What is a Sprain?
A sprain is an injury involving a ligament. Ligaments are connective tissue that hold our bones together at our joints. Sprains can happen when a joint goes beyond its functional range of motion, causing a traumatic stretch of the ligament or ligaments holding the joint together. The severity of this trauma can range from a minor sprain, which will resolve in a few days, to a major rupture of one or multiple ligaments that will require surgery and immobilisation to recover. They are typically graded on a scale of 1-3. A first degree sprain is a minor pulling or stretching of the ligament resulting in no tearing. A second degree sprain is a bit more major, ranging from small to large partial tearing of the fibres of the ligament. A third degree sprain is a complete tear of the ligament. In some, but not all cases, surgery can be suggested for third degree sprains.
Typical symptoms of ligament sprains include pain, swelling, reduced range of motion and weakness. There may also be bruising if there is substantial swelling. Bruising may be a sign of a higher severity of injury.
The first step to rehabilitation is a complete assessment to determine which ligament(s) have been injured and what other areas have been affected. Typically, the cause of these injuries is trauma, but we always want to also look for anything underlying to prevent future injuries and better rehabilitate this one. Hands-on therapy to help remove swelling, increase range of motion and joint mobility, and release muscles that have gone into spasm as a result of injury will be important. It will also be important to develop a customized exercise program to strengthen the muscles around the injured ligament, restore range of motion and flexibility and promote proprioception and balance. Proprioception is the ability to know what your body is doing in space without looking at it. It is our balance and our ability to react to unstable situations (which are ever present in life and in sport). It is incredibly important to work on proprioception after a ligament injury because ligaments hold receptors that communicate with the brain and allow for proprioception. Therefore, when ligaments become damaged, so do those receptors, so we need to build them back up. Ligaments are soft tissues and, therefore, their healing time can generally be in the 4 to 6-week healing time frame. However, it will greatly depend on the grade of the sprain and whether or not surgical intervention is required.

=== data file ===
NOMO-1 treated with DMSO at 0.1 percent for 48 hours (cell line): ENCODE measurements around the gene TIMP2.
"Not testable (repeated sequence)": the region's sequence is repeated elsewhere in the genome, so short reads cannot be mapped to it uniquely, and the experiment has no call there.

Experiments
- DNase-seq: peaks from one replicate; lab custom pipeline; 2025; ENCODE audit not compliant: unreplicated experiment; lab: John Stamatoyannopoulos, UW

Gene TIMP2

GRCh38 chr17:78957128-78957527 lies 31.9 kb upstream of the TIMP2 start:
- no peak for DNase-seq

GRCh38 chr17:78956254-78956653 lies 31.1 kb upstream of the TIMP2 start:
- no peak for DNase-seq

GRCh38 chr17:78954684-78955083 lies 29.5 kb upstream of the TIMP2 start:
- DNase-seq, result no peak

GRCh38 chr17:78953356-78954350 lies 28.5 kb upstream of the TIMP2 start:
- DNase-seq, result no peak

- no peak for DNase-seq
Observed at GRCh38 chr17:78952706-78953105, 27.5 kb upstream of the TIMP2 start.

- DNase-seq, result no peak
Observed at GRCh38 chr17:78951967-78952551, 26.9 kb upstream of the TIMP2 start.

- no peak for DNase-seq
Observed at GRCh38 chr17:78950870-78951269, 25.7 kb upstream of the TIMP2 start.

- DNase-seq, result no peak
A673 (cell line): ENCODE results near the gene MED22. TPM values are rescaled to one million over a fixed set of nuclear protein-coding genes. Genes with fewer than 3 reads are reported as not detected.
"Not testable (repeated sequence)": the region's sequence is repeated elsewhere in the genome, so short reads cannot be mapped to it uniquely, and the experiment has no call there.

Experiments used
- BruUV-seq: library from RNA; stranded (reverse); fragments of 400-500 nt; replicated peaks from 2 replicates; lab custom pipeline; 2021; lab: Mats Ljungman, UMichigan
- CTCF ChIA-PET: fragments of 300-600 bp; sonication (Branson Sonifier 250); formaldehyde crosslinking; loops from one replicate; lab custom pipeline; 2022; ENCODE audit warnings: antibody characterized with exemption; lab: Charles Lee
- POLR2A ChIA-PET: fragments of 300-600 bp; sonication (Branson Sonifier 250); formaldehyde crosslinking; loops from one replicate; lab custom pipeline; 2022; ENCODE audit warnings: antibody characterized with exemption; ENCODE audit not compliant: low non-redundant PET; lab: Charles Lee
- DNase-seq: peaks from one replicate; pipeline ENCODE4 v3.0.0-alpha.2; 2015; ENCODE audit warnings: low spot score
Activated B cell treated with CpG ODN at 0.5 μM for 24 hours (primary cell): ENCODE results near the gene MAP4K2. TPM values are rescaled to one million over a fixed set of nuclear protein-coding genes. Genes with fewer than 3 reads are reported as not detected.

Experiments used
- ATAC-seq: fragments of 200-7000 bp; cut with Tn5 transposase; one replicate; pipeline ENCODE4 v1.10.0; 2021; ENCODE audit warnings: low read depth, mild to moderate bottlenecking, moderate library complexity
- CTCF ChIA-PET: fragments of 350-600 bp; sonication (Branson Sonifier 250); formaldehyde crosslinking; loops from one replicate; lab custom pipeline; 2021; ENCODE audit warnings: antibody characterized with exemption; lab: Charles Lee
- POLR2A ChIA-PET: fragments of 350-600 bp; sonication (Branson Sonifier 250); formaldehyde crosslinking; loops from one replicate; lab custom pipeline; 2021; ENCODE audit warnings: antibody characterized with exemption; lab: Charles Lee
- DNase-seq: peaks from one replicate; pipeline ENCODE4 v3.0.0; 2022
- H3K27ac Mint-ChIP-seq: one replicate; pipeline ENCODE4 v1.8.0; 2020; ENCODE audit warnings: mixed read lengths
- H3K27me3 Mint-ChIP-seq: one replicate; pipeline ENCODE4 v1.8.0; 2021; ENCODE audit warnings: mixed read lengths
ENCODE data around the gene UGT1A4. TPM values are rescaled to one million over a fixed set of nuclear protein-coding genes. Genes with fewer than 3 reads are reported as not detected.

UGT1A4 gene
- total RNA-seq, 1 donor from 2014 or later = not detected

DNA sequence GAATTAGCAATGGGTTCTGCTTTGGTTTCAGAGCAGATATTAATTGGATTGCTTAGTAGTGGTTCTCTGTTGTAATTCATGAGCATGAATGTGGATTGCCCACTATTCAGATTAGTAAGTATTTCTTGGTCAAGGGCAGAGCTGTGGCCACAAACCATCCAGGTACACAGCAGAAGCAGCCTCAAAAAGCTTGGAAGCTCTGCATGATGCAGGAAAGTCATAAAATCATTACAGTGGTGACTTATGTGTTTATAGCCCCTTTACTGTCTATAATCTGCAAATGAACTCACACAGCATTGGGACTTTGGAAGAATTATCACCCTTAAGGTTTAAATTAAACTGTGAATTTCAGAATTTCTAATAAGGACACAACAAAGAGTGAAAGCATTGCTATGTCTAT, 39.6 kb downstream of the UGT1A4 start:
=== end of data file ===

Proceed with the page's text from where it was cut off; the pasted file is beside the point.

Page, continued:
As with all injuries, this information is simply a guide, and it is always best to check in with a Physiotherapist or Athletic Therapist to have a personalized assessment and hear recommendations for what you and your body may specifically need.
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Inertia Physio+ offers Kanata and Stittsville exceptional Physiotherapy, Athletic Therapy and Registered Massage Therapy with private treatment rooms, one on one care, a maximum of two patients per hour and treatment focused on the evidence based practices of manual and exercise therapy. Don’t suffer any longer. If you have pain or injury, our Kanata and Stittsville Physiotherapy, Athletic Therapy and Registered Massage Therapy team is here to help you get back to life pain free life and activities. Please reach out to us at (613) 672-2200 or firstname.lastname@example.org for an appointment today! You are also welcome to book online. We also offer direct billing on Physiotherapy and Massage Therapy services whenever your plan allows.
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